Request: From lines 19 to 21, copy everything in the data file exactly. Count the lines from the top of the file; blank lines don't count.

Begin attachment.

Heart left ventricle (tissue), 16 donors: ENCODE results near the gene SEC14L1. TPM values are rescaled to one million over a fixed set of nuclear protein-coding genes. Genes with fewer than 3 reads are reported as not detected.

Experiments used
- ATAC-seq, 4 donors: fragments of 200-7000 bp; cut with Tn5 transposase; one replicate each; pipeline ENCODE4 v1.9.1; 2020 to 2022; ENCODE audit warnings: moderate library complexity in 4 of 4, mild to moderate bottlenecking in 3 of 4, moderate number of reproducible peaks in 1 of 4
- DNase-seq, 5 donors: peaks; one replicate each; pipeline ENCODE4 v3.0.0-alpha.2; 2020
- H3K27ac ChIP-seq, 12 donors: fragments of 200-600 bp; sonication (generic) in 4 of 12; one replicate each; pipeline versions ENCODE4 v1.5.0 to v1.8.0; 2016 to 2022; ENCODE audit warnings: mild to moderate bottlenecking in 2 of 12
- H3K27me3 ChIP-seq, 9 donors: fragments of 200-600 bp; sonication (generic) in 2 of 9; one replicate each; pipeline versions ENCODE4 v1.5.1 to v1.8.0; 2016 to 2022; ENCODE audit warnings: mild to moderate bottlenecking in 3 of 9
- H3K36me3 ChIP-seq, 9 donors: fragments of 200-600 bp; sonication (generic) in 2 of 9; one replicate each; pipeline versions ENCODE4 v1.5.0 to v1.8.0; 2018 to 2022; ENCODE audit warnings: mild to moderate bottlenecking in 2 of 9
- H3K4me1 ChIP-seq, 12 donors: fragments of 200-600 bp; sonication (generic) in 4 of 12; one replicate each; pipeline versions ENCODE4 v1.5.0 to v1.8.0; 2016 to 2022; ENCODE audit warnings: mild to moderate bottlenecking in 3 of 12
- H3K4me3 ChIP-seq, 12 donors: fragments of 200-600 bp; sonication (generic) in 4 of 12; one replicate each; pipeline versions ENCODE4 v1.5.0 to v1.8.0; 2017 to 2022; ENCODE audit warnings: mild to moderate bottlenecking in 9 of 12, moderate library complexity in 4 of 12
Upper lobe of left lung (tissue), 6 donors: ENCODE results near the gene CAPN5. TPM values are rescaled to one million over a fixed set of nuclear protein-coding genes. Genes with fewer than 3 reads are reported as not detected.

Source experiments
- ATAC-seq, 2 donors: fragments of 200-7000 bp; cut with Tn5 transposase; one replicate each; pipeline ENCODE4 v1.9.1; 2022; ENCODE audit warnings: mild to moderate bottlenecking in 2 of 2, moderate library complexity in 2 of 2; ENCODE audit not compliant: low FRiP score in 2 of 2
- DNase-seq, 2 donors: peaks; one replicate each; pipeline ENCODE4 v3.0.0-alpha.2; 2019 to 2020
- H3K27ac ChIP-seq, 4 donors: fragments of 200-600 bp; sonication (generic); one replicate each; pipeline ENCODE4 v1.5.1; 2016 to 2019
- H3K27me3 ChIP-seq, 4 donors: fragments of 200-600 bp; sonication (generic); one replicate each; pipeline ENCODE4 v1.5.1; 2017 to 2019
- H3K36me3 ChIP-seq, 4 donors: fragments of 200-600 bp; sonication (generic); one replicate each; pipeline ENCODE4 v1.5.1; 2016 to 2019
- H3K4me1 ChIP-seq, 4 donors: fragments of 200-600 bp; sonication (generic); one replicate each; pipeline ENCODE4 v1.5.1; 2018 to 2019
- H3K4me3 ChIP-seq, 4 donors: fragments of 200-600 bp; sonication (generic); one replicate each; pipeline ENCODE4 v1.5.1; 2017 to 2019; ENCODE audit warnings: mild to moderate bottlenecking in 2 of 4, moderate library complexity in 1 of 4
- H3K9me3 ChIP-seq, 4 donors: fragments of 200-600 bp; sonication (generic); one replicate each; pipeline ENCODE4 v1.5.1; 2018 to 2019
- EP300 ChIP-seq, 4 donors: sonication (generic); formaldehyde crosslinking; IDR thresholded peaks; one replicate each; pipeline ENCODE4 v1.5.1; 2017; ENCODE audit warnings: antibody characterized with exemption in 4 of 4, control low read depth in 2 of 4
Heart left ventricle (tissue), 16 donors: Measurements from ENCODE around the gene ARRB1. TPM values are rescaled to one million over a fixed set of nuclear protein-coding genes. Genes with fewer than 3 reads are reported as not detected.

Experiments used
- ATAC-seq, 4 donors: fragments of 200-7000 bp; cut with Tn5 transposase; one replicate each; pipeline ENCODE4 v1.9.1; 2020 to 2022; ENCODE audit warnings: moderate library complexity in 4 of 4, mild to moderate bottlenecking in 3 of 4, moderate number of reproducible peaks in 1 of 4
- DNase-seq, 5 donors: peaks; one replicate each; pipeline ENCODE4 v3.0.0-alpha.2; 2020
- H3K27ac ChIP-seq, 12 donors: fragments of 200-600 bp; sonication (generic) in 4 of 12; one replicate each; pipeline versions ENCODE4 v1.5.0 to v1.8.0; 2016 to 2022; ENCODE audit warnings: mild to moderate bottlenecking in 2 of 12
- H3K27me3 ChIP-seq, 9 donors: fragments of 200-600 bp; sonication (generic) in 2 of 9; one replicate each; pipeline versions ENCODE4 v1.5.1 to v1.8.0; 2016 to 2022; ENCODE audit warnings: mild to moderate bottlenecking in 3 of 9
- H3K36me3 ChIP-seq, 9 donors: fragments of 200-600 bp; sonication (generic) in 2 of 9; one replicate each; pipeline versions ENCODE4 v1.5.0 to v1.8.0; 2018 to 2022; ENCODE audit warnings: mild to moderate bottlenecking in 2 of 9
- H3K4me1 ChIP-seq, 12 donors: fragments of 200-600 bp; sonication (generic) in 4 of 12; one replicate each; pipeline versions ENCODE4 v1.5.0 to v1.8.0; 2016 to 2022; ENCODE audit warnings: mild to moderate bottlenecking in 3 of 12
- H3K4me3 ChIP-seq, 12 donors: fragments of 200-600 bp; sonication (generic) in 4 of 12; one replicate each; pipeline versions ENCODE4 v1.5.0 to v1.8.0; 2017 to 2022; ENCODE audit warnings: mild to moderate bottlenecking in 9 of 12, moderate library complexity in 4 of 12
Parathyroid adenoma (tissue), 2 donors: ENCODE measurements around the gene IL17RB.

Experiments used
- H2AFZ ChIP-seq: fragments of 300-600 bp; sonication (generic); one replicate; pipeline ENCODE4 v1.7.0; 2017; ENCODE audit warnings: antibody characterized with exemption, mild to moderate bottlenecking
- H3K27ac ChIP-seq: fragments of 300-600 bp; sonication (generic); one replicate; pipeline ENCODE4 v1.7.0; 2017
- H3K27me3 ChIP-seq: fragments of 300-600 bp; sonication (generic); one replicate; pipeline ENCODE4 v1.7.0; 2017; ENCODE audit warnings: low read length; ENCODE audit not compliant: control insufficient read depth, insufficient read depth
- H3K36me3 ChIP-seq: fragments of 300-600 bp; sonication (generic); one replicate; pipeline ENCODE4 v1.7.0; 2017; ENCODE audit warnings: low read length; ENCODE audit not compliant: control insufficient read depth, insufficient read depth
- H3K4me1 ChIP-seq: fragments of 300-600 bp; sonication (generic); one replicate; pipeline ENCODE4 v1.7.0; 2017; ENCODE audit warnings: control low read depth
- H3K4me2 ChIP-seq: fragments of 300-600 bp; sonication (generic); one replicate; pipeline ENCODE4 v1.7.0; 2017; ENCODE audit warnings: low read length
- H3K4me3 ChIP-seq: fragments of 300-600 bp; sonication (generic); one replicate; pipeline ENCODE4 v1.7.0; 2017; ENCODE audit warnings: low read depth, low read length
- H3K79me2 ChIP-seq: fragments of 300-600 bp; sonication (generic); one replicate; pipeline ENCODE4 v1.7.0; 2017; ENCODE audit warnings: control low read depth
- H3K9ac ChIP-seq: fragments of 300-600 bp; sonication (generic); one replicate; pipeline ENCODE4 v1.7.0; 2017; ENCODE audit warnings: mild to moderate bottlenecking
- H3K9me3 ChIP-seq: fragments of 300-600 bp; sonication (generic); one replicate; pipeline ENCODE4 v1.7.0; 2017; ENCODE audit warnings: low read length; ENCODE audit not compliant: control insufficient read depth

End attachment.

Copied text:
- H3K9me3 ChIP-seq, 4 donors: fragments of 200-600 bp; sonication (generic); one replicate each; pipeline ENCODE4 v1.5.1; 2018 to 2019
- EP300 ChIP-seq, 4 donors: sonication (generic); formaldehyde crosslinking; IDR thresholded peaks; one replicate each; pipeline ENCODE4 v1.5.1; 2017; ENCODE audit warnings: antibody characterized with exemption in 4 of 4, control low read depth in 2 of 4
Heart left ventricle (tissue), 16 donors: Measurements from ENCODE around the gene ARRB1. TPM values are rescaled to one million over a fixed set of nuclear protein-coding genes. Genes with fewer than 3 reads are reported as not detected.